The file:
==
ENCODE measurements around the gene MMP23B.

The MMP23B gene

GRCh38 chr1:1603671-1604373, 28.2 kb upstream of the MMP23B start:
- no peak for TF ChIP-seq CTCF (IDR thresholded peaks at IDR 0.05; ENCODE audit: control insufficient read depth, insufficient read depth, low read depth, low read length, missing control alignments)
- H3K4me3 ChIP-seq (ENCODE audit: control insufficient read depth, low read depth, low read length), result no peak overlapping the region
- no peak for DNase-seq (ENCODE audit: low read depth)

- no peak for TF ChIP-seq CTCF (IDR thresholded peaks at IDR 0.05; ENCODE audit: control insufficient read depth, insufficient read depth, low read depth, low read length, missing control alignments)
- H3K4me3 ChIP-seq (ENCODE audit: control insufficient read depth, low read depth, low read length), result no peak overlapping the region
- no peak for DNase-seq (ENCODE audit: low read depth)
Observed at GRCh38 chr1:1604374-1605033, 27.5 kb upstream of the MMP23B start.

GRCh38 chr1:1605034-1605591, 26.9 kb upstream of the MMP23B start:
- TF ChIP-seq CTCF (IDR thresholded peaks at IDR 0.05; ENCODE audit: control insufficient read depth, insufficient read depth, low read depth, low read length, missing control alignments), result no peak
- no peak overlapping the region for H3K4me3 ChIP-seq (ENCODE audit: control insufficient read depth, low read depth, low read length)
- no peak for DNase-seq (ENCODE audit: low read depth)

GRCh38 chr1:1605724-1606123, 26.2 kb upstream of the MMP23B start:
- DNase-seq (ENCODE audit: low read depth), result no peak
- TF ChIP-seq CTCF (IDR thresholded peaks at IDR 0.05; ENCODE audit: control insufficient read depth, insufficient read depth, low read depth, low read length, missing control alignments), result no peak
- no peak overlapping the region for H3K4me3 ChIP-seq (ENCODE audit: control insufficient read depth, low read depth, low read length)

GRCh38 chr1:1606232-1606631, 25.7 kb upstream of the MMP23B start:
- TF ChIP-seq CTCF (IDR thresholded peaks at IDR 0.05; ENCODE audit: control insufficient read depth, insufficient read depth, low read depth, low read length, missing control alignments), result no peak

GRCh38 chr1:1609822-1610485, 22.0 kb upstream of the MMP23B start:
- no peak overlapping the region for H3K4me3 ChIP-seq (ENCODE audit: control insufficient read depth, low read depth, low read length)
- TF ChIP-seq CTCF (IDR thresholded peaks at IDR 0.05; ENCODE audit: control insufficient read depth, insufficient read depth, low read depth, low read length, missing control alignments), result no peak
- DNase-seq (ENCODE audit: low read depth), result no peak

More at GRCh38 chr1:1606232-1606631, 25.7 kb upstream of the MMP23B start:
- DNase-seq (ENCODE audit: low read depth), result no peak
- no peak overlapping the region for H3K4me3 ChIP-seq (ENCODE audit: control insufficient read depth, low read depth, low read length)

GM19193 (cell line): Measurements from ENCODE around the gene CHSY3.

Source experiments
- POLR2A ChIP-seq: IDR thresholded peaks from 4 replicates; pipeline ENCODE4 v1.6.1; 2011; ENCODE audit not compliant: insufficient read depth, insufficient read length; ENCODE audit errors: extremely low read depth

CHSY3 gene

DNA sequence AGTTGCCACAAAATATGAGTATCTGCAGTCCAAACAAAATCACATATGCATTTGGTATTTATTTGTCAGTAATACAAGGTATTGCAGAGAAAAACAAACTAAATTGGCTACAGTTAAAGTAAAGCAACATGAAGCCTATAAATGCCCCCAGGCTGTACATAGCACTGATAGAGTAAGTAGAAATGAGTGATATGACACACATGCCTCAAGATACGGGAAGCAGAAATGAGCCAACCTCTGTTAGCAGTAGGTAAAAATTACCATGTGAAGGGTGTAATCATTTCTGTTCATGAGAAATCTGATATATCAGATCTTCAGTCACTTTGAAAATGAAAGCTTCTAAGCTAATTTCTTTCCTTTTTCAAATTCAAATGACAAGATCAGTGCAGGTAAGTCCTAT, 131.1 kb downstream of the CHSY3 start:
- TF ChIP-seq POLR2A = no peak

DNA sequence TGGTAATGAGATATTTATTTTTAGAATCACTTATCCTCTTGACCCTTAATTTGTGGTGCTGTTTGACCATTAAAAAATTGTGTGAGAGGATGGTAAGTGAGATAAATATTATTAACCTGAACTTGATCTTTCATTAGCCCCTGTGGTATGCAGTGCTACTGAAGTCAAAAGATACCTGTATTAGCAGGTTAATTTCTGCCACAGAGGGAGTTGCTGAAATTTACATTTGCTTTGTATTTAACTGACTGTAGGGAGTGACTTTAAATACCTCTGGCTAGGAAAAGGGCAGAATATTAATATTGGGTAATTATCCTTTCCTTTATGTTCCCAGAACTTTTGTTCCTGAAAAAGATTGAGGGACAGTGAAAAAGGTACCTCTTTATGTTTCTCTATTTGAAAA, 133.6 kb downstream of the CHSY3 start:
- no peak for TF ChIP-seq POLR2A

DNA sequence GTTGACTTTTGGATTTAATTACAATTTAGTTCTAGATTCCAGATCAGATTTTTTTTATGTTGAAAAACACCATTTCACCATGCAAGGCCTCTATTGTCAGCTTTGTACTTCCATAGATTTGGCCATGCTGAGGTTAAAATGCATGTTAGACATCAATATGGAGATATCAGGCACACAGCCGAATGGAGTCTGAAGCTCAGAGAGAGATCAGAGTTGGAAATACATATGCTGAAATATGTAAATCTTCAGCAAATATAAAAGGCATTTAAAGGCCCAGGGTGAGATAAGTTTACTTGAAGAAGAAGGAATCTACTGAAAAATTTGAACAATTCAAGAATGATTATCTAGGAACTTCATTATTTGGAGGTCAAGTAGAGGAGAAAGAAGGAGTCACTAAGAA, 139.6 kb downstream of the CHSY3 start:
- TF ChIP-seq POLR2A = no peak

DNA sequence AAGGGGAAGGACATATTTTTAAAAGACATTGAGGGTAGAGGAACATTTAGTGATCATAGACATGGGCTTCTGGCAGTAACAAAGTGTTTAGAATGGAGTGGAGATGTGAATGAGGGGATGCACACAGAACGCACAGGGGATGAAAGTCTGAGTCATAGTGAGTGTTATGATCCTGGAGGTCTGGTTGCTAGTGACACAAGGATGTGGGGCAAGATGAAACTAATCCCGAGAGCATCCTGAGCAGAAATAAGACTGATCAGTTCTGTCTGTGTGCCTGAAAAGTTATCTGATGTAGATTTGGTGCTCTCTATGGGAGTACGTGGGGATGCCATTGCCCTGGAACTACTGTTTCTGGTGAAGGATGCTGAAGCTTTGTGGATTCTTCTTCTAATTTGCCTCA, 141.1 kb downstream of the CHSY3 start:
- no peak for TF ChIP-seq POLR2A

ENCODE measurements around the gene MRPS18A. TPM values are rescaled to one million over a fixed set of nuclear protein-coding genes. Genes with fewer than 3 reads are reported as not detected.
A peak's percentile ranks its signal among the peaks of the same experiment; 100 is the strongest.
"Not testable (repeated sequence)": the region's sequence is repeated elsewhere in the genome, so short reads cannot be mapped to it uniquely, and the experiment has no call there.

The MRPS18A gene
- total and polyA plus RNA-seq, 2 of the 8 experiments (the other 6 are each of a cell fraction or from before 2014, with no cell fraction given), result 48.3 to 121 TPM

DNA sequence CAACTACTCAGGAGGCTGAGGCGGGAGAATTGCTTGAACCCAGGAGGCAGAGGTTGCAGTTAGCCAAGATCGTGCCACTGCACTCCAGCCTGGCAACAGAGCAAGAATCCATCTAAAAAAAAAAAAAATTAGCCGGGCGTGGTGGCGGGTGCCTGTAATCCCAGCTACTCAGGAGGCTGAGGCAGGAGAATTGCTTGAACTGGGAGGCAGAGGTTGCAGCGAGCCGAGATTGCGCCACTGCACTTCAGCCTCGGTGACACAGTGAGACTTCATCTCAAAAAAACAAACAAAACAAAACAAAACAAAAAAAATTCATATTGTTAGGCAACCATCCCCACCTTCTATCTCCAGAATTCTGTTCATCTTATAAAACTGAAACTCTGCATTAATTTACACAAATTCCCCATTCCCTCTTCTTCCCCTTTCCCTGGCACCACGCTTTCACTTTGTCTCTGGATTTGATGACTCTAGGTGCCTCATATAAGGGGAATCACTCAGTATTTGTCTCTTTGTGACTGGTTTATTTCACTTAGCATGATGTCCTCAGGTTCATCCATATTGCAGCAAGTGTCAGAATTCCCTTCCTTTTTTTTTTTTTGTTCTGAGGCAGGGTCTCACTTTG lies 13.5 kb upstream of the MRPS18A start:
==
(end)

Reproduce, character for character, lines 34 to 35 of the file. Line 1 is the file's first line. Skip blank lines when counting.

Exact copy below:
DNA sequence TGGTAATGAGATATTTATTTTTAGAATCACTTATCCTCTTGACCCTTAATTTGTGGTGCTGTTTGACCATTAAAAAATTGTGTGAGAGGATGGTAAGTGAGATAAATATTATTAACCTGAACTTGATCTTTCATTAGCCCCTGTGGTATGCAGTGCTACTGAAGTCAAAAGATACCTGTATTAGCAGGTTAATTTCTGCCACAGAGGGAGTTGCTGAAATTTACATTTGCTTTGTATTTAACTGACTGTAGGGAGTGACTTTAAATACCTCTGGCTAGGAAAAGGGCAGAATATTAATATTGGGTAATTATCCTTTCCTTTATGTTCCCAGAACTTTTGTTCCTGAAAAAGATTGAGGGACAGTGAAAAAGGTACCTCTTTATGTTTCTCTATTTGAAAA, 133.6 kb downstream of the CHSY3 start:
- no peak for TF ChIP-seq POLR2A